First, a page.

A child suffered brain damage after a ride accident
Tragic incidents involving children at Disney theme parks are not uncommon. In 2000, a four-year-old boy named Brandon Zucker fell out of his car on the Roger Rabbit’s Car Toon Spin ride at Disneyland in Anaheim and became trapped beneath another vehicle; his body was folded in half. Zucker was left paralysed and severely brain damaged. After the accident, the Walt Disney Company offered to pay for Zucker’s medical care, but sadly he never made a full recovery and died aged thirteen. The accident sparked a public outcry for greater safety measures at theme parks.
An employee was crushed whilst cleaning a ride
Despite its typical Disney-fairytale aesthetic, It’s A Small World has had its share of tragedy. In October 2010, one of the ride’s workers was killed during an early morning voyage around the world. A 53-year-old cleaner was killed when the ride was accidentally switched on. He was dragged beneath one of the boats and later died in hospital from the injuries sustained after being transferred from the park to hospital by paramedics.
An employee died after falling from a ride
Karen Price was a cast member at Walt Disney World in Florida who, while working on the Primeval Whirl ride, fell and hit her head. She sustained serious head injuries, and died in hospital five days later. The Disney Company was fined $25,000 for committing five safety violations on account of the incident, one of which was for failure to install a handrail that had been previously reported missing. Had this been done, perhaps Price’s life could have been saved. In 2008, Disney announced that it would add sensors to the ride that would prevent it from working if somebody was detected in an area deemed to be “off-limits,” thus preventing further incidents of this kind.
A young woman suffered a brain haemorrhage
The Indiana Jones Adventure ride at Disneyland is one of the most popular attractions on the park’s roster, but you might think twice about riding it after hearing this story. In June 2000, 23-year-old Cristina Moreno boarded the ride and later returned to her hotel room with a headache. When she collapsed there, she was taken to hospital where doctors discovered that she had suffered a brain haemorrhage. After being taken back to Spain via air ambulance, Moreno never woke up. In September of that year, she died. Her family sued Disney for wrongful death and believed the Indiana Jones Adventure ride was responsible for her death. In 2006, Disney settled out of court and stated they deemed the ride safe.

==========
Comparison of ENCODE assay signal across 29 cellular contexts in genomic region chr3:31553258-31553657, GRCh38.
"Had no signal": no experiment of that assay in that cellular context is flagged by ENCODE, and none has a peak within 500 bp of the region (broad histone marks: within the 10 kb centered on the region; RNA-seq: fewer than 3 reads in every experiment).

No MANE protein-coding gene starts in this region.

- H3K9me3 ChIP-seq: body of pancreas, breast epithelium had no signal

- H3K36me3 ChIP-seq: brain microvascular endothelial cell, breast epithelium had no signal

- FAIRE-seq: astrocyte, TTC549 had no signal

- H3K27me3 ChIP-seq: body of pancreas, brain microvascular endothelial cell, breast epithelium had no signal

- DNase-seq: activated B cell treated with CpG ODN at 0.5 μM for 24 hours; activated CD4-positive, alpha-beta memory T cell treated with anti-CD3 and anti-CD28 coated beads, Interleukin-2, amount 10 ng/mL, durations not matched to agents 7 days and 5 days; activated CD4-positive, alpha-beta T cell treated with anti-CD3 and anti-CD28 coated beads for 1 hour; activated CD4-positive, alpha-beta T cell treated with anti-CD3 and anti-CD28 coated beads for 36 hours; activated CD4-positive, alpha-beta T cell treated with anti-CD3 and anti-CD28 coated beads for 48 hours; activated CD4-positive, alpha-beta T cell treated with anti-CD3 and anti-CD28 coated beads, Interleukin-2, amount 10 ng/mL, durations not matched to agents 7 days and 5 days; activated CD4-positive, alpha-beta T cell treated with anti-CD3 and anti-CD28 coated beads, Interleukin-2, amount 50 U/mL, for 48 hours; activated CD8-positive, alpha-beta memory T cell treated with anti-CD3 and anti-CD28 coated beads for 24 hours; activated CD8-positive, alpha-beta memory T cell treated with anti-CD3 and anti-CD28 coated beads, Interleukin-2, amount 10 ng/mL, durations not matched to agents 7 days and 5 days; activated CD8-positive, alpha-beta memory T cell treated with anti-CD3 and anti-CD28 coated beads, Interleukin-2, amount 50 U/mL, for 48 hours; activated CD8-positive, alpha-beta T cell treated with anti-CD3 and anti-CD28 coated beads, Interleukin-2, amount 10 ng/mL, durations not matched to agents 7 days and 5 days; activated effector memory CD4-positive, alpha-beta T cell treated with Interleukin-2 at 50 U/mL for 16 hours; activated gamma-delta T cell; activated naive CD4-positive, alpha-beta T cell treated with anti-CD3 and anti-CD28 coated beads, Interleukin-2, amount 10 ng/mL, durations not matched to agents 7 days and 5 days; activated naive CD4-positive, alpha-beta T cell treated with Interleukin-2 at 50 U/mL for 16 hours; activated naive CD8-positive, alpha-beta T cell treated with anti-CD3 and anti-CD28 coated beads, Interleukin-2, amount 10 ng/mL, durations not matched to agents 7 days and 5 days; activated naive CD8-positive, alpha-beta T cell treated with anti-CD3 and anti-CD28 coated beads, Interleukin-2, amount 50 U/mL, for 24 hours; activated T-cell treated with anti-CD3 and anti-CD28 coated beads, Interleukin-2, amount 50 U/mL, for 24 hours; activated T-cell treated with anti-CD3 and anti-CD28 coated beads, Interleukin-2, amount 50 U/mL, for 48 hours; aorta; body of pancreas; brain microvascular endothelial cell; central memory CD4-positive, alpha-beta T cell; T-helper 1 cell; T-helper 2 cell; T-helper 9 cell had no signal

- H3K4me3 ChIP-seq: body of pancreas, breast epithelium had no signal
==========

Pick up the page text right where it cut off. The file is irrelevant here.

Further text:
An actor died after an onstage accident
Mark Priest, a cast member playing the role of Captain Jack Sparrow in the theme park, died in 2009. On 6th August 2009, he slipped on a puddle while onstage and hit his head against a wall. The 47-year-old actor sustained severe injuries, including head lacerations requiring 55 stitches, and a broken vertebra in his neck. Tragically, he died four days later from complications.
A teenager was killed in a knife fight
In 1981, 18-year-old Mel Yorba was fatally stabbed with a knife during a fight at Disneyland. His family sued the park for $60 million, saying that employees should have called for outside medical help during the assault. The jury did not award them the full amount; they received $600,000. Disney, obsessed with its public image, even in the face of death, sent the victim to a hospital not in an ambulance but in a Disneyland van with a park nurse.
An employee died after falling from the Skyway
One of the saddest Deaths at Disney was that of part-time custodian Raymond Barlow, who was killed while cleaning the Fantasyland Skyway station on February 14, 1999. When park staff turned on the ride while he was there, he tried to grab a passing seat in an attempt to save himself, but he was struck by an oncoming Gondola. Tragically, he lost his grip and fell 40 feet, landing in a flower bed near the Dumbo ride. The Skyway ride was already scheduled to be closed before the accident occurred, and was permanently closed in November 1999. As a result of the accident, OSHA fined Walt Disney World US$4,500 for violating federal safety codes in that work area.
A teenager was thrown from a bobsled
From 1955 to 1964, Disneyland was a safe amusement park. But in May of 1964, their record came to an end when a 15-year-old boy died while riding on the Matterhorn Bobsled. The teenager unbuckled his seatbelt just as the ride reached the top of a mountain. When the ride came rushing down, he stood up and lost his balance. He was thrown out of the car and landed on the track below. The accident broke his ribs, caused several internal injuries, and fractured his skull. The boy never regained consciousness; he died three days later.
An employee was crushed during a show